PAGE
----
Traditional hardwood floor sanding is typically an extremely dusty process as floor sanders, edgers, and buffers all generate high amounts of extremely fine wood dust that can be harmful to both the health of your employees, your customers, and the quality of your work. Without effective dust containment, airborne dust can cost you valuable time and money in cleaning and equipment maintenance. Older wood floor varnishes can even contain lead, which require a Certified Full-Unit HEPA Vacuum to meet EPA RRP requirements (Learn More).
That's why dust containment is one of the fastest growing demands of floor sanding customers worldwide, especially in European markets with stricter air pollution standards. Consumers are increasingly seeking out contractors that can sand their floors without the huge mess and hassle of traditional systems. They need sanders that are fast, clean, and professional.
If you can't provide a clean sanding solution for your customers, your competitors certainly will!
7 Benefits of Using A Dust Containment System
Effective dust containment is an essential safety feature of floor sanding and can be the prime competitive advantage for your business. It's easy to be skeptical of new technologies but the benefits of proper DCS can pay for themselves ten-fold! Dust-free contractors can even charge a premium for their unique services!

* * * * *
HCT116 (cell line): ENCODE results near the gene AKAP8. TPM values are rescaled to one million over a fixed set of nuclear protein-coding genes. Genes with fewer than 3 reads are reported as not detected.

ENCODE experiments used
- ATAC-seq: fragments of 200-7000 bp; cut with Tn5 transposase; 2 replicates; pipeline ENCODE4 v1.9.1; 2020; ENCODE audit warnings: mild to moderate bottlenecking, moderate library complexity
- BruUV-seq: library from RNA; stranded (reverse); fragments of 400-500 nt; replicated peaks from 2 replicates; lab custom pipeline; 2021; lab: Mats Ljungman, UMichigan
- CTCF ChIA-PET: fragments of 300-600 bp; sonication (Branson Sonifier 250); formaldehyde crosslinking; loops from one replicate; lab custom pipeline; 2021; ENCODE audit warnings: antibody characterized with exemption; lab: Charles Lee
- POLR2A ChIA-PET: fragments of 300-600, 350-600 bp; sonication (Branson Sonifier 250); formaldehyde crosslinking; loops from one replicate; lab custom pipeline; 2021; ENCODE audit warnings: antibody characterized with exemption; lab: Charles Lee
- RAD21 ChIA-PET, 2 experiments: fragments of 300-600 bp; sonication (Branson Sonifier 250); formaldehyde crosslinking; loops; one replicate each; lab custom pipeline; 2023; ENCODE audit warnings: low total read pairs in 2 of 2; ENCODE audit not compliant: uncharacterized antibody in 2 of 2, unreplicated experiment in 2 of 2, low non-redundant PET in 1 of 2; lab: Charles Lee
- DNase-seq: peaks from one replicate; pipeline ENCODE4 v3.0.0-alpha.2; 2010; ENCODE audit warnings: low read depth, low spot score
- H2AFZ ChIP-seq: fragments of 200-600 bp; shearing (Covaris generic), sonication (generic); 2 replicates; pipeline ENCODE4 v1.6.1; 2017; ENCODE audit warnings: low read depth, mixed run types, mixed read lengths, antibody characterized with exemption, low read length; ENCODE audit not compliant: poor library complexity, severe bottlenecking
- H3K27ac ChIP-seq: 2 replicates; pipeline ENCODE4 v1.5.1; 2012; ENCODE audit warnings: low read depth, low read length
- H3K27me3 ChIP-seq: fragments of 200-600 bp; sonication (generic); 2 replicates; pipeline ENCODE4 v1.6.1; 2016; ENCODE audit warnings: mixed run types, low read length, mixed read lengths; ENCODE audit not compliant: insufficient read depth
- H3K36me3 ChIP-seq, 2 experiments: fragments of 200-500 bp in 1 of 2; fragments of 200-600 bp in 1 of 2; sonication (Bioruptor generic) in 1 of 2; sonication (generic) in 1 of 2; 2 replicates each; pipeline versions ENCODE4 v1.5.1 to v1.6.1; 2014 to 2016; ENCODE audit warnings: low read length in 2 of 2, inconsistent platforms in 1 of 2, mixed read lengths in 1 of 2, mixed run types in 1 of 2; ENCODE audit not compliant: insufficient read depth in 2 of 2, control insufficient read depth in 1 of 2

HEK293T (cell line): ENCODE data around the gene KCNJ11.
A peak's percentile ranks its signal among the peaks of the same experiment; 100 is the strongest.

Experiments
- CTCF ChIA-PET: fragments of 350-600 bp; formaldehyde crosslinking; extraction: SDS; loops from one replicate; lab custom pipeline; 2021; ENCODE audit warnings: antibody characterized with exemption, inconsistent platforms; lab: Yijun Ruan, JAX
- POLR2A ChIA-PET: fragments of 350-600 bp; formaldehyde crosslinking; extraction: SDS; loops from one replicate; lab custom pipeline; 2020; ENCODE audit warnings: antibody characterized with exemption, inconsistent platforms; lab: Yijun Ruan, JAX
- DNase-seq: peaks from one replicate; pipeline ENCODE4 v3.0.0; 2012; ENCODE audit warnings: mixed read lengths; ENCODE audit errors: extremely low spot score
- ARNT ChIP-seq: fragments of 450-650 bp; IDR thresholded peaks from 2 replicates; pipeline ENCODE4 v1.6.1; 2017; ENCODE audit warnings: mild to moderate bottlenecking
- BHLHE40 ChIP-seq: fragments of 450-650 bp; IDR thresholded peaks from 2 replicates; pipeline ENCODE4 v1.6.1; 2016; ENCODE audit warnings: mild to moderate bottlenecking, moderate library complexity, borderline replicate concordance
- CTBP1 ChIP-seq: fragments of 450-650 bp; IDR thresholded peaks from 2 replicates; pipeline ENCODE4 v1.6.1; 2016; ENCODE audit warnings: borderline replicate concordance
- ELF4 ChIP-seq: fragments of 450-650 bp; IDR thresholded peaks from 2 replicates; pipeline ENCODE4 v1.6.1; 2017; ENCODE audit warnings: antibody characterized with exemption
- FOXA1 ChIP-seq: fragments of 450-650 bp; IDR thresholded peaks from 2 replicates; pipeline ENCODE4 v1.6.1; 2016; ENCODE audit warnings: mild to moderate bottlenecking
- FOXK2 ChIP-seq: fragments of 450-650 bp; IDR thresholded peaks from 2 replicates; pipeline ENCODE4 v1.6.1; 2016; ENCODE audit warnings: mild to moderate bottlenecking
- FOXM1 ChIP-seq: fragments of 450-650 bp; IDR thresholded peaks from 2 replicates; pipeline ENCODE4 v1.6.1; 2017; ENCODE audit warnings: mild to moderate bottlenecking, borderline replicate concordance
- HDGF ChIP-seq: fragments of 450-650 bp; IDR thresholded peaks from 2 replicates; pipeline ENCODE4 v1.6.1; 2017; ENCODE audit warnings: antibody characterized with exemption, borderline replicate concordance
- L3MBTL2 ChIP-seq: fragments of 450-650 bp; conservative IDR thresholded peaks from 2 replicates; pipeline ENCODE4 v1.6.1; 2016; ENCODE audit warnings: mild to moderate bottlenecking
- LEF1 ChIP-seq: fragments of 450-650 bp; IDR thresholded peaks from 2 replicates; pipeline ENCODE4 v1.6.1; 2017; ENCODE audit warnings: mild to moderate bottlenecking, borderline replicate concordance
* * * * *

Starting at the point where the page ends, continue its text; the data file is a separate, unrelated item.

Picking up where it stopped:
How to Become a Dust-Free Contractor
Many contractors may make the claim of being "dust-free" or "dustless", but very few can walk the walk and talk the talk. To truly become dust-free you'll need to follow 5 core principles:
- Contain the dust at every stage. Every step of your workflow should be sealed; from the floor, to the trash bags you carry out with you.
- Only use certified full-unit HEPA vacuums. This ensures that all air leaving the vacuum (even the motor's exhaust) is pure and clean of harmful airborne particulates. Browse OAS Vacuums »
- Use a vacuum with an airflow rate of 150-200 Actual CFM to sufficiently entrain the high volume of dust generated by floor sanders. Rely on honest "Actual" CFM measurements rather than inflated, theoretical values. Contact the manufacturer direct if necessary.
- Avoid using cloth dust bags. At best they can only contain the larger dust, while the smaller, finer (and most unhealthy) particles leak back out into the air. Additionally, the fuller the bag becomes, the smaller the filtration area; this restricts your airflow and results in more dust on the floor.
- Only use True-HEPA media filters. To sufficiently protect the health of you, your employees and your customers, your filters need to capture 99.97% of particles as small as 0.3 microns in size. Learn More »